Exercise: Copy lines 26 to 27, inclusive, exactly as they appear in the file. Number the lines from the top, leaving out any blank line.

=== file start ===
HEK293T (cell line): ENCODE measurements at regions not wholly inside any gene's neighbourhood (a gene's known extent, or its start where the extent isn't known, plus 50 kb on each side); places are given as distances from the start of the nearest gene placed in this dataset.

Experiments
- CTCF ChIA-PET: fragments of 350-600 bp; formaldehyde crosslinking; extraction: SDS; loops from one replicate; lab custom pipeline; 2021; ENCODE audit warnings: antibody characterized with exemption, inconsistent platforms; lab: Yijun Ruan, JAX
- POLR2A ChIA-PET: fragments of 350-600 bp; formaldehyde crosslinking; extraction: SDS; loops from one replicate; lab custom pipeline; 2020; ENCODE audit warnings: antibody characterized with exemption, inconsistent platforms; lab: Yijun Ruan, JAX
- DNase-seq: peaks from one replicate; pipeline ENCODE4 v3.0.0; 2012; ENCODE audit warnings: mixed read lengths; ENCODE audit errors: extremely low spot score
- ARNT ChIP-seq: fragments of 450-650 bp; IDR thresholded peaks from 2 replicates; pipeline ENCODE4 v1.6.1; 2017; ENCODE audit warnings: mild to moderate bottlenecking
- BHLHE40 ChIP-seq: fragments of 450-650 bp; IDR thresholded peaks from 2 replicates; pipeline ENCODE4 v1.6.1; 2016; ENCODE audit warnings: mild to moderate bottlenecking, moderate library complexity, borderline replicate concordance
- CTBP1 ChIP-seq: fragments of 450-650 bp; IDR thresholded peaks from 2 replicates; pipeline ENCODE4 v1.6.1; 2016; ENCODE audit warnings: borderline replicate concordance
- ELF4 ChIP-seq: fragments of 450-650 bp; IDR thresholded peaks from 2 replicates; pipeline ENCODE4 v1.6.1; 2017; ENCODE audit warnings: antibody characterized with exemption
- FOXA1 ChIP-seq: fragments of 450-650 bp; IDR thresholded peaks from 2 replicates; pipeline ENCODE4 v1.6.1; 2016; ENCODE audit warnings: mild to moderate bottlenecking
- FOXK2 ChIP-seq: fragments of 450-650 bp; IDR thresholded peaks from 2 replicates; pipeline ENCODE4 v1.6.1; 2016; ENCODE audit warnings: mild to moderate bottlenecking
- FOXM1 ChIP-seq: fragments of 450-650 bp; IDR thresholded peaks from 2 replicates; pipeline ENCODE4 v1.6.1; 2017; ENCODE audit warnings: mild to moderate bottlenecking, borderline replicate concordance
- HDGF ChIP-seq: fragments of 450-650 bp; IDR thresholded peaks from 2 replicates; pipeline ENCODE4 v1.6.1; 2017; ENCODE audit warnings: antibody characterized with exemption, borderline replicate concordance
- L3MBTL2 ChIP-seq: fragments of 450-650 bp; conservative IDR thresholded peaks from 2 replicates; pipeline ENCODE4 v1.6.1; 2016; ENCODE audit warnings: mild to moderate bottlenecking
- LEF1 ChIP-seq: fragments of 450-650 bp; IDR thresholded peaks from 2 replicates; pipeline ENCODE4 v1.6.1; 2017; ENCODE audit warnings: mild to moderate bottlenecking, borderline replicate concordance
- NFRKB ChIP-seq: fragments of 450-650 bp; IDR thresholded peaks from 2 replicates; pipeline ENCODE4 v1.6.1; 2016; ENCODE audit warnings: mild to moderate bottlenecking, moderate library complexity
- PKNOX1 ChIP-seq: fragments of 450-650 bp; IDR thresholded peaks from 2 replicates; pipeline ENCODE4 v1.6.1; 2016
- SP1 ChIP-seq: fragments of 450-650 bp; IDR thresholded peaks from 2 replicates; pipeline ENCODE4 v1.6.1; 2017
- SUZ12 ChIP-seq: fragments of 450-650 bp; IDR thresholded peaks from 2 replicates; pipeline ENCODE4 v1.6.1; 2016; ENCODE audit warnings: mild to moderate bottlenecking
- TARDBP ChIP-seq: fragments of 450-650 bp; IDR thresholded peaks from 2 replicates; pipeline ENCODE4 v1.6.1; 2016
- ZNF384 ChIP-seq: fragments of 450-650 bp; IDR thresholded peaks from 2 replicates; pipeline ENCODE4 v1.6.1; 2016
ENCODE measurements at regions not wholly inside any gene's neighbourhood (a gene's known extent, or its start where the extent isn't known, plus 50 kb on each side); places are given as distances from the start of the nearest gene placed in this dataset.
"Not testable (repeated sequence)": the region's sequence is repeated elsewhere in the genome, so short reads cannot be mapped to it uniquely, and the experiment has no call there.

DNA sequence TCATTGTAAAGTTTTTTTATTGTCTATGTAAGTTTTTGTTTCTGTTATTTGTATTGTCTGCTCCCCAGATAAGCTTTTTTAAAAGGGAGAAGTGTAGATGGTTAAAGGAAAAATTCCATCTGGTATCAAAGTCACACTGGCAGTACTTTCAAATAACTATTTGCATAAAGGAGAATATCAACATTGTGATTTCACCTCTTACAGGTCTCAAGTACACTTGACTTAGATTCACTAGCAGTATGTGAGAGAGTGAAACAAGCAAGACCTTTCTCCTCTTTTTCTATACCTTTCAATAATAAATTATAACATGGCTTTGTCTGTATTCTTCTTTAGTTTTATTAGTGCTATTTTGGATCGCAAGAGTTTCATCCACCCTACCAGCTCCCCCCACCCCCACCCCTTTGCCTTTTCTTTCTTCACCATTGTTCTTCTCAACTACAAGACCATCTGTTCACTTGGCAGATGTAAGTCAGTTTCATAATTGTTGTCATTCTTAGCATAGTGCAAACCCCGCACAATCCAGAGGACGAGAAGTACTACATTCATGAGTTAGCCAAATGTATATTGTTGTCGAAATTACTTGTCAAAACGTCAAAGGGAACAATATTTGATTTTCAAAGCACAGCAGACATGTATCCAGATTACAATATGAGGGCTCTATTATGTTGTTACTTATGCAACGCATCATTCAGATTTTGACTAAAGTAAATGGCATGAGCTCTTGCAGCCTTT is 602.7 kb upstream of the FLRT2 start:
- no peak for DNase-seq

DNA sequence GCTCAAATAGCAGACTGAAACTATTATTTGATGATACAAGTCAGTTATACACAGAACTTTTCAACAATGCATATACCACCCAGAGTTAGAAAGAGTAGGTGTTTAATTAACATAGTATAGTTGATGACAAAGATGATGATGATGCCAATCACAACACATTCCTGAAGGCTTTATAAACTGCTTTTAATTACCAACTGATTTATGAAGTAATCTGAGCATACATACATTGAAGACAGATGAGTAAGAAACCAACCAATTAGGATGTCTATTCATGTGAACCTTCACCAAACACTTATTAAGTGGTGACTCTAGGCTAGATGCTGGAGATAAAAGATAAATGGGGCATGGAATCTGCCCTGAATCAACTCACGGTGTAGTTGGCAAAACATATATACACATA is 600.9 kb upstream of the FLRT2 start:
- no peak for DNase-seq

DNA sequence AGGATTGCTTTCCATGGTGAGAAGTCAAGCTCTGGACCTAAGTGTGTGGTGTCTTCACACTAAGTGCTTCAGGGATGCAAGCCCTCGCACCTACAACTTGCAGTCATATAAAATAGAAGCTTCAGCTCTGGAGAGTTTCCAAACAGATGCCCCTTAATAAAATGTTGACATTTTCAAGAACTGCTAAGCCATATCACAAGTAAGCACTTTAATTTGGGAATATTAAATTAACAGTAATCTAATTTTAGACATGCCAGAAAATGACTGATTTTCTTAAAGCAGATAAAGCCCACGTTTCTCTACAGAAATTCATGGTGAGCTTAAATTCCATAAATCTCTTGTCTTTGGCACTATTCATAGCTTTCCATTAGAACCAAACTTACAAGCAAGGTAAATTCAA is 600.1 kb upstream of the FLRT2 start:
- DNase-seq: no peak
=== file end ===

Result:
DNA sequence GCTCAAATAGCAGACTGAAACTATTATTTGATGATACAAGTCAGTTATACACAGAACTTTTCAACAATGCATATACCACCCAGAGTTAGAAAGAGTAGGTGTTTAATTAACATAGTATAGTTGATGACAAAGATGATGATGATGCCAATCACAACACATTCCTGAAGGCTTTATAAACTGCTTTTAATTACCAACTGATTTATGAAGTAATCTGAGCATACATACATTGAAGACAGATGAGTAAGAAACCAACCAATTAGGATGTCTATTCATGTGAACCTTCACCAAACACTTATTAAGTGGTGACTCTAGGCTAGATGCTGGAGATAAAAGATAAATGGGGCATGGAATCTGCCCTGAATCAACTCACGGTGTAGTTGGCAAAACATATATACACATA is 600.9 kb upstream of the FLRT2 start:
- no peak for DNase-seq